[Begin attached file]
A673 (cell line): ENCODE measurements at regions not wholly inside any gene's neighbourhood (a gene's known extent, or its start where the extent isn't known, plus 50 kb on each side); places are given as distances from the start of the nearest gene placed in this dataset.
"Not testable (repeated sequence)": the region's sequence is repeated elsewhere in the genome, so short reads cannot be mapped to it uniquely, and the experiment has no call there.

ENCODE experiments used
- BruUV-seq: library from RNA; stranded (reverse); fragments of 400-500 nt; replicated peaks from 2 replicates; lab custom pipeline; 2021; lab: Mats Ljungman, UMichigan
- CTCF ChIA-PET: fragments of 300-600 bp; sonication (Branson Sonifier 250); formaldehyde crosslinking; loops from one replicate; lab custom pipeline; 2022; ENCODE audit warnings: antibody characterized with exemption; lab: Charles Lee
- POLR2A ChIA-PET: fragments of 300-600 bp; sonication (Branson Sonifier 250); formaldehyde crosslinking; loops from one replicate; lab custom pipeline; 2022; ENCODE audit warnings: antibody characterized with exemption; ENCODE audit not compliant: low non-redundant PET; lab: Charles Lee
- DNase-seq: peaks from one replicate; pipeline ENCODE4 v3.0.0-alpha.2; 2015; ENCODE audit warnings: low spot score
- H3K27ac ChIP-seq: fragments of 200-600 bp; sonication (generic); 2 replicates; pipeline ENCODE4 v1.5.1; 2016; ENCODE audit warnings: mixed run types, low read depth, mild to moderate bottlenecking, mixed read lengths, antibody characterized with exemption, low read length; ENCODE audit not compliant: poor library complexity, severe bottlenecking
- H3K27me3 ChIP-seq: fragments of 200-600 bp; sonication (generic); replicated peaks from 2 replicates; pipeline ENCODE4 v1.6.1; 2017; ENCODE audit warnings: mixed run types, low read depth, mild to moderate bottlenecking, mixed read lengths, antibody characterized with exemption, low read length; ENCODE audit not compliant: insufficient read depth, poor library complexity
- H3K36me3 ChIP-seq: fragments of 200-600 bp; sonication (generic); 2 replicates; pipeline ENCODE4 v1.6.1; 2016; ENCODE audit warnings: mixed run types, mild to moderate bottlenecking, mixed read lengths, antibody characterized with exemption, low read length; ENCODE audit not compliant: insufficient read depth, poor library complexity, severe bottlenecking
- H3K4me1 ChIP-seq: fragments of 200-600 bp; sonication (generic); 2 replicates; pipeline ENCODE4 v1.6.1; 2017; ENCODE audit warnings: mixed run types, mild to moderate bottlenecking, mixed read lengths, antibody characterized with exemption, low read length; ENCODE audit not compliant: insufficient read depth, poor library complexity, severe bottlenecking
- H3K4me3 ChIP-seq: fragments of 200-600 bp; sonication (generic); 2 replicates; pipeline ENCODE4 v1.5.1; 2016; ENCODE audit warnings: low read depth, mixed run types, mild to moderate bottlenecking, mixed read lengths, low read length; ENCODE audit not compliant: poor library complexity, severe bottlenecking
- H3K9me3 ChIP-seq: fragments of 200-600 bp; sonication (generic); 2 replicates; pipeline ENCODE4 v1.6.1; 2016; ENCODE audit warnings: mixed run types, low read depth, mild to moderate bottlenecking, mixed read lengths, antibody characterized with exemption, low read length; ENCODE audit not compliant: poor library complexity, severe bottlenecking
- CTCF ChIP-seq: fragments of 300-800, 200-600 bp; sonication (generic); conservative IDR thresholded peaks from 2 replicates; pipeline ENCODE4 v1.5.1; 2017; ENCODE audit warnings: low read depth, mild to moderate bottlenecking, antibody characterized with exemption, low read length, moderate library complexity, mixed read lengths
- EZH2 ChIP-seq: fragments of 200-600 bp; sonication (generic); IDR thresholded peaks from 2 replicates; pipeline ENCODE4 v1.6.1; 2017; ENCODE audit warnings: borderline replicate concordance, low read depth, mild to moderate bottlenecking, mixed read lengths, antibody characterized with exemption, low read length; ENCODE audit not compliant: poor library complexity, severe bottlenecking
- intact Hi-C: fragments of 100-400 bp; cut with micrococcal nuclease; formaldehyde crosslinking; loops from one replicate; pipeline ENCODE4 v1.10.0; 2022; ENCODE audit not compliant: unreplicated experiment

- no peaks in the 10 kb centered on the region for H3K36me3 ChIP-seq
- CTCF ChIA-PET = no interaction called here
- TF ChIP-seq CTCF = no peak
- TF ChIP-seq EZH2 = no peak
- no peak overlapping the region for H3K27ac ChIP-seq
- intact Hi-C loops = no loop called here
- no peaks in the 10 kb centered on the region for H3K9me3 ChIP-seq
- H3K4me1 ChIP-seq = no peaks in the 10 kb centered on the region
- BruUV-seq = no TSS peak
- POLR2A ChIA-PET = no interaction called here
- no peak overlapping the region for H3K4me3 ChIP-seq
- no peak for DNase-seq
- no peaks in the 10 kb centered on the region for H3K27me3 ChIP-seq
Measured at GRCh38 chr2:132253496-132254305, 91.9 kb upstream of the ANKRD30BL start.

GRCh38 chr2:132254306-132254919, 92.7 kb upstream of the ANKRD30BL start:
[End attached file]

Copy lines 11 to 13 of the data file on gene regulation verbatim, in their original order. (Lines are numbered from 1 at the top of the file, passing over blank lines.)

- H3K4me1 ChIP-seq: fragments of 200-600 bp; sonication (generic); 2 replicates; pipeline ENCODE4 v1.6.1; 2017; ENCODE audit warnings: mixed run types, mild to moderate bottlenecking, mixed read lengths, antibody characterized with exemption, low read length; ENCODE audit not compliant: insufficient read depth, poor library complexity, severe bottlenecking
- H3K4me3 ChIP-seq: fragments of 200-600 bp; sonication (generic); 2 replicates; pipeline ENCODE4 v1.5.1; 2016; ENCODE audit warnings: low read depth, mixed run types, mild to moderate bottlenecking, mixed read lengths, low read length; ENCODE audit not compliant: poor library complexity, severe bottlenecking
- H3K9me3 ChIP-seq: fragments of 200-600 bp; sonication (generic); 2 replicates; pipeline ENCODE4 v1.6.1; 2016; ENCODE audit warnings: mixed run types, low read depth, mild to moderate bottlenecking, mixed read lengths, antibody characterized with exemption, low read length; ENCODE audit not compliant: poor library complexity, severe bottlenecking